News Archives - Pat Carroll PCCO - Chartered Accountants & Tax Advisors

Pace of rise in advertised rents slowed in first quarter

Advertised rents rose by just 0.6% between January and the end of March, new data from the property listings website Daft.ie shows.

It meant that average rent sought in the first quarter was €1,836 per month, an increase of 4.9% on the same period last year.

That is the lowest annual rate of asking price inflation seen in three years and significantly lower that the 14.1% recorded in the middle of 2022.

According to the author of the Daft.ie rental report, Ronan Lyons, that overall national decline in the rate of increase in rents has been driven by more multi-unit development supply coming onto the market in Dublin.

He added that there are early signs that something similar is happening in other markets.

In Munster, outside its three cities for example, rents were effectively unchanged in the first quarter of this year compared to the last three months of last year.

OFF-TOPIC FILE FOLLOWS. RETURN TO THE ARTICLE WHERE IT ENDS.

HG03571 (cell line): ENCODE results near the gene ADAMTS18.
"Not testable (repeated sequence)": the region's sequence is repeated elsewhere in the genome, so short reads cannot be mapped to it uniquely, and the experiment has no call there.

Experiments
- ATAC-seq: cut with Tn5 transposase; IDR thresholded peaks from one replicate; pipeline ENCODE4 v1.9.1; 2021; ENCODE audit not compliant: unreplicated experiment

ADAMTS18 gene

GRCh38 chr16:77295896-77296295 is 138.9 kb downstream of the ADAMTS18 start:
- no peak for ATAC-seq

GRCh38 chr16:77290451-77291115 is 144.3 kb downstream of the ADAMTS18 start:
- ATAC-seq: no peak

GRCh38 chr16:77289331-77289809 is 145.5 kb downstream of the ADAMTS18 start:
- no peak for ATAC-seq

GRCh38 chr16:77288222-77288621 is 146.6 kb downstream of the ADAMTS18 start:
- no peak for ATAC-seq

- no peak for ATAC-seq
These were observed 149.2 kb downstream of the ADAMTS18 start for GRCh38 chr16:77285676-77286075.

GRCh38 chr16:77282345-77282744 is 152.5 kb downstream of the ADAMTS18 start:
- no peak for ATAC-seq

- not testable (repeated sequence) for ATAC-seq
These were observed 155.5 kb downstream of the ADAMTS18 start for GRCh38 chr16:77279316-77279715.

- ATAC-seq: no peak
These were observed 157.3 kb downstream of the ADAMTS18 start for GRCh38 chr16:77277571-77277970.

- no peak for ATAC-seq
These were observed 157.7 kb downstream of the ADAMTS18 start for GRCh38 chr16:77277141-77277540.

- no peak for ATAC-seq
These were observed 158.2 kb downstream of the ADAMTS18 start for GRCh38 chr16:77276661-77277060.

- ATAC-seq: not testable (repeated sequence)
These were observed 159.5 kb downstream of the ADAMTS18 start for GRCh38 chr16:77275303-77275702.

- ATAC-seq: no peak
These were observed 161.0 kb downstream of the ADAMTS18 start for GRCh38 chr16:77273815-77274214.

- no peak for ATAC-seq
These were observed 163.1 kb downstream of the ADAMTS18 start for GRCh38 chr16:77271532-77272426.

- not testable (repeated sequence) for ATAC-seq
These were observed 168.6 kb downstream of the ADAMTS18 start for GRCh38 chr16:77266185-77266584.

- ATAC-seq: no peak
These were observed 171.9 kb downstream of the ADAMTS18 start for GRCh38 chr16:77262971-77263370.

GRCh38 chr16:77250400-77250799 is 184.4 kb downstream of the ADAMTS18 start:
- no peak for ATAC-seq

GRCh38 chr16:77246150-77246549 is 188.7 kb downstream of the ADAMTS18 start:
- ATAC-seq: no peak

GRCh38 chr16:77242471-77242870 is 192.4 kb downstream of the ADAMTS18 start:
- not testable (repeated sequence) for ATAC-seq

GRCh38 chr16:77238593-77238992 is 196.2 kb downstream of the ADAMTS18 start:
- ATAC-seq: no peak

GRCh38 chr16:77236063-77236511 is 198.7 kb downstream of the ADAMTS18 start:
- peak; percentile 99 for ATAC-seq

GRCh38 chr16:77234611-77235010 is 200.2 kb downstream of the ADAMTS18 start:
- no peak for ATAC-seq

“More supply, even at the upper end of the market, relieves pressures across the market and, in the second half of 2023 in particular, new supply saw availability improve and inflation has eased,” said Mr Lyons who is also Associate Professor of Economics at Trinity College Dublin.

“However, improvements in the availability of homes to rent look to have stalled. Without additional increases in rental supply, any pressure on rents is likely to be upward in nature, further straining affordability for those on regular incomes.”